Located in the heart of the Winthrop Lakes Region is the crown jewel known as the Theater at Monmouth.
In 1899, Dr. Charles M. Cumston of Monmouth commissioned Harry Cochran, an accomplished painter, writer, composer and musician, to design a building with an opera hall, caucus room and town hall. Today, Cumston Hall continues to tower dramatically over Main Street. It is listed on the National Register of Historic Places and houses the 250-seat opera house, town hall and public library.
This is the 41st season for the Theater at Monmouth or TAM as it is known locally. In 1970, Richard Sewell and Dr. Robert Joyce established the theater as a professional summer theater to produce Shakespeare's plays and the classics. The mission is "to bring innovative approaches to Shakespeare and other classic plays through professional productions which enrich the lives of people in Maine at historic Cumston Hall, Monmouth and throughout the state." In 1975, the Maine State Legislature named TAM the Shakespearean Theater of Maine.
About 45 professional artists and college-age theater students from Maine and all around the country perform multiple roles in several rotating shows each summer. Many return for several seasons or more. David Greenham is the Producing Director. Jeri Pitcher and Bill Van Horn are the Associate Artistic Directors and Dennis A. Price is the Company Manager.
This season's shows include the following: Shakespeare's "The Comedy of Errors" and "Pericles, Prince of Tyre," Mark Twain's "Is He Dead?" George Bernard Shaw's "Misalliance," and an adaptation of Oscar Wilde's "The Canterville Ghost." The fall performance will be Gilbert and Sullivan's "The Pirates of Penzance." Throughout the year, Theater Workshops and Residency Programs are also offered.
The Monmouth Community Players, founded in 1992, also performs at TAM. Their mission is to "provide a positive and affordable theater experience for adults and youth in the Winthrop Lakes Region by presenting exciting productions and talented casts under skilled directing."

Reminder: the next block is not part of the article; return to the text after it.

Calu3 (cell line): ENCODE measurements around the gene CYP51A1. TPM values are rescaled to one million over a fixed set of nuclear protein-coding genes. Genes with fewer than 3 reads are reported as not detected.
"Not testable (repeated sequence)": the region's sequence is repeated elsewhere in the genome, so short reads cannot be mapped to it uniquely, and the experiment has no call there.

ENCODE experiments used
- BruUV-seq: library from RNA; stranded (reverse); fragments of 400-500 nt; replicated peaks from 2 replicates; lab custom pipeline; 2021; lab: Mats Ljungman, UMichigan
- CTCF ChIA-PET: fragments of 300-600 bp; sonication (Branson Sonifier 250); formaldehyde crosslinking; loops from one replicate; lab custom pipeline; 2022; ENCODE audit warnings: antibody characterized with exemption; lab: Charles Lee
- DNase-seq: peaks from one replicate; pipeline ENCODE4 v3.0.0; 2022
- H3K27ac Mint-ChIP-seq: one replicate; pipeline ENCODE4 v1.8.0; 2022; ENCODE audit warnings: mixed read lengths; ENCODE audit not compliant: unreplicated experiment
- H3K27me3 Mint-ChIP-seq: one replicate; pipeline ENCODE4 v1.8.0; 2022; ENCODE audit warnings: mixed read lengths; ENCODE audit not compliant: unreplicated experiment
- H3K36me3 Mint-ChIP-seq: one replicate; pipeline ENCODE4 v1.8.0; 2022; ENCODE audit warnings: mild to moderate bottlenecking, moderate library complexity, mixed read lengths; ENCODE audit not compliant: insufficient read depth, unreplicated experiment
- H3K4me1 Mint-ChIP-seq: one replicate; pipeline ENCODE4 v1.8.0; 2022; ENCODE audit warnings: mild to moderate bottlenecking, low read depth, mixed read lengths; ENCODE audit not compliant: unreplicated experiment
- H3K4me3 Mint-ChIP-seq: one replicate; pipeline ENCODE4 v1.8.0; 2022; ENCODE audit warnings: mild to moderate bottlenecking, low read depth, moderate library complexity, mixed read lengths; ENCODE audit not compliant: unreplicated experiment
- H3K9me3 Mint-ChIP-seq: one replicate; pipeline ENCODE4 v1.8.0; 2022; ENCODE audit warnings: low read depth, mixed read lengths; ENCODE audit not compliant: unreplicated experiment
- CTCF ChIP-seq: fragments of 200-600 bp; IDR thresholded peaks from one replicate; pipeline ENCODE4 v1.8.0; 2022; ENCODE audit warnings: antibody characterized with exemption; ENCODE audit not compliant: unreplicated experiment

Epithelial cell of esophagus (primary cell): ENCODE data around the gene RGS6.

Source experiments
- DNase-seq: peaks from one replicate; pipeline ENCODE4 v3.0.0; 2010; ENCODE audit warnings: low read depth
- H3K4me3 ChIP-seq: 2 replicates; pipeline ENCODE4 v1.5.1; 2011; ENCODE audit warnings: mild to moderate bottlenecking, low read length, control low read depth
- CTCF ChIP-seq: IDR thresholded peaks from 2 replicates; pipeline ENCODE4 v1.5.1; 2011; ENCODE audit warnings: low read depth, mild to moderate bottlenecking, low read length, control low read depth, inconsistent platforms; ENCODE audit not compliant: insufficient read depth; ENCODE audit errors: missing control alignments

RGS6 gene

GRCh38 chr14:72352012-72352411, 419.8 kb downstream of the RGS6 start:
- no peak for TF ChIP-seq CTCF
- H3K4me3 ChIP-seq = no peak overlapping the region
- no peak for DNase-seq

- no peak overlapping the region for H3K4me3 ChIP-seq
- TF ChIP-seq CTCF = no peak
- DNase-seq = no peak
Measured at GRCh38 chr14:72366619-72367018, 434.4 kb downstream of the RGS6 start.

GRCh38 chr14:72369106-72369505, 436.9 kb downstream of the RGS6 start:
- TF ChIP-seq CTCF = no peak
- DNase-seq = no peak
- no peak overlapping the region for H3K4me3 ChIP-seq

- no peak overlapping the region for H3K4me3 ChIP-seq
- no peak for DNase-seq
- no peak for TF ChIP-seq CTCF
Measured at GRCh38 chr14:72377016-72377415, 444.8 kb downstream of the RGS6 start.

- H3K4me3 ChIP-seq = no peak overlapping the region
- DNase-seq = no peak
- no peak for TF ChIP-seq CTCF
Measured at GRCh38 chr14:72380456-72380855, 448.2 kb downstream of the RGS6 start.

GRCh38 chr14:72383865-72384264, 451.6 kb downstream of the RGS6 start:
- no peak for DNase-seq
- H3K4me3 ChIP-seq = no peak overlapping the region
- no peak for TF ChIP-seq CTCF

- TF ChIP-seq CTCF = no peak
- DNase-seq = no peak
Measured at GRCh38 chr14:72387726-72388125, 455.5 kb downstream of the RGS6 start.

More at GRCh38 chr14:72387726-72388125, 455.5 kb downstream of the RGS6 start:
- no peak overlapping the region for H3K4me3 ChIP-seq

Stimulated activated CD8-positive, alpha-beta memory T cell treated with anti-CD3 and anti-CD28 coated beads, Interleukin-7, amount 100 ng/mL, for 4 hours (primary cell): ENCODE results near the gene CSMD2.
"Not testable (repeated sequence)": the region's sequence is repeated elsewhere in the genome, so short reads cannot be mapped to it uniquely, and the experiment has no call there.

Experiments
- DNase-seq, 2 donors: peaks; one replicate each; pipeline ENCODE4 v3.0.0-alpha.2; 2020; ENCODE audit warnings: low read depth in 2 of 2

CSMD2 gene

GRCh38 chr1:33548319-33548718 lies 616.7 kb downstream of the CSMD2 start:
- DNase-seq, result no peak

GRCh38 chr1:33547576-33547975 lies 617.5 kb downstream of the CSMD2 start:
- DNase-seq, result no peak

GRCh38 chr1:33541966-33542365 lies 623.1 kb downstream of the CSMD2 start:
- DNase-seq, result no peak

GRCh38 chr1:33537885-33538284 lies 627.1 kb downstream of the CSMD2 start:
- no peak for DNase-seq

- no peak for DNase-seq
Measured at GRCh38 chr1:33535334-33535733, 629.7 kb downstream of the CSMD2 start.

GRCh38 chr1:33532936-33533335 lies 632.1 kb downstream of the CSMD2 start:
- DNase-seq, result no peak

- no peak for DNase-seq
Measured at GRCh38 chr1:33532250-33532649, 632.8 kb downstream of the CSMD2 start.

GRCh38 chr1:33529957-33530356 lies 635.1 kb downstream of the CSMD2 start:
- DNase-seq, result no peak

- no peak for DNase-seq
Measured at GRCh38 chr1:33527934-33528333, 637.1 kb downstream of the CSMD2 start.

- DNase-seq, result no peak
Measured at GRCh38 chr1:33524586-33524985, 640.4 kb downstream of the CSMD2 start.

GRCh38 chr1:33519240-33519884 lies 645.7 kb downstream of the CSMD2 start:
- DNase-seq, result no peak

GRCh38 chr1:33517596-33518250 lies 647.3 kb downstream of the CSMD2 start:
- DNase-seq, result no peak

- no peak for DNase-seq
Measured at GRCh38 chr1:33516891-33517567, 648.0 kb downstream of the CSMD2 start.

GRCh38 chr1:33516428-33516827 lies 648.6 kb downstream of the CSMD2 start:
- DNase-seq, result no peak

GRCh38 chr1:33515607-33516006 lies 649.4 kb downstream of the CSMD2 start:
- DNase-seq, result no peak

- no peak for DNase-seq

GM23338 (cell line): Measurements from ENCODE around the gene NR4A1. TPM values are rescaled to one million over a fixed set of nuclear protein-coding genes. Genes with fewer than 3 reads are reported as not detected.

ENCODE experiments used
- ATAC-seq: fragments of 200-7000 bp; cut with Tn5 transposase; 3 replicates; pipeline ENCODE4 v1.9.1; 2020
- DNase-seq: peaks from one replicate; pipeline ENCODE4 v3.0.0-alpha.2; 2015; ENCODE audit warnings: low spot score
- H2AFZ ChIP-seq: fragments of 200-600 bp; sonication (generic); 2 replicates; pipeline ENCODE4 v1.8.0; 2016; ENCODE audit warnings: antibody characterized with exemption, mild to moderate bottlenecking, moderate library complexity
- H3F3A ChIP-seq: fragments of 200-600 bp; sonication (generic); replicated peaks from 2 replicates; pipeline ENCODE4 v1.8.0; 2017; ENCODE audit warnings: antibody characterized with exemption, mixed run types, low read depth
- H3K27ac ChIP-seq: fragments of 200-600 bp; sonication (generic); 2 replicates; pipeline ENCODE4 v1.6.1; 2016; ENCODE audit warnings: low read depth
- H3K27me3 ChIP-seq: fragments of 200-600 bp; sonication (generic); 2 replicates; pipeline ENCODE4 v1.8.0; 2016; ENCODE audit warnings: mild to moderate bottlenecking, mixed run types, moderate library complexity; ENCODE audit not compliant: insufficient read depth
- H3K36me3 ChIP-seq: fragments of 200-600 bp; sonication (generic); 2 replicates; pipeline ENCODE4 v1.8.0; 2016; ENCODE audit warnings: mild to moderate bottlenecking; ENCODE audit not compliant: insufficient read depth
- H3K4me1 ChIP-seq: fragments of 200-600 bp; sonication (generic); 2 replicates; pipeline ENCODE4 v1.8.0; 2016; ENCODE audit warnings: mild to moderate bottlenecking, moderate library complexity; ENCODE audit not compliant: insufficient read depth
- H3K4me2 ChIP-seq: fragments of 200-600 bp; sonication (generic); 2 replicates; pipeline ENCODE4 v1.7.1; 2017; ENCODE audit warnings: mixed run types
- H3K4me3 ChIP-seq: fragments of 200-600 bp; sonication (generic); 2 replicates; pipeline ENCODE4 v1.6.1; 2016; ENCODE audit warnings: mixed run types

Hallmarks of the theater include excellent acoustics and sight lines. Stained glass windows, stenciled murals, ornate trim and plaster ornamentations set TAM apart from other summer theaters in Maine. A long-term restoration project has been completed. Tony Castro, an accomplished painter, had been hired to touch up some apple blossoms. In the process, he discovered something underneath and through using a photo to do some detective work, discovered a strip of ornamental banding that once spanned the entire theater. It's thought that during the Depression, they covered the ornate strip with something easier to maintain.
Back in 1979, Kenneth S. Rothwell of the University of Vermont wrote an article in the spring issue of Shakespeare Quarterly entitled "Shakespeare in Northern New England: Monmouth and Champlain." "The Theater at Monmouth (Maine) offered a variety of surprises. As a start, there was the saucy little opera house concealed inside the sparse but elegant Victorian-Gothic Town Hall."
This summer, you might want to take in a show or two at the "saucy little opera house," set in the classic New England town of Monmouth. And before the show check out lakefront property on Cobbosseeconte Lake, Annabessacook Lake, Sand Pond, Cochnewagon Lake and Wilson Pond.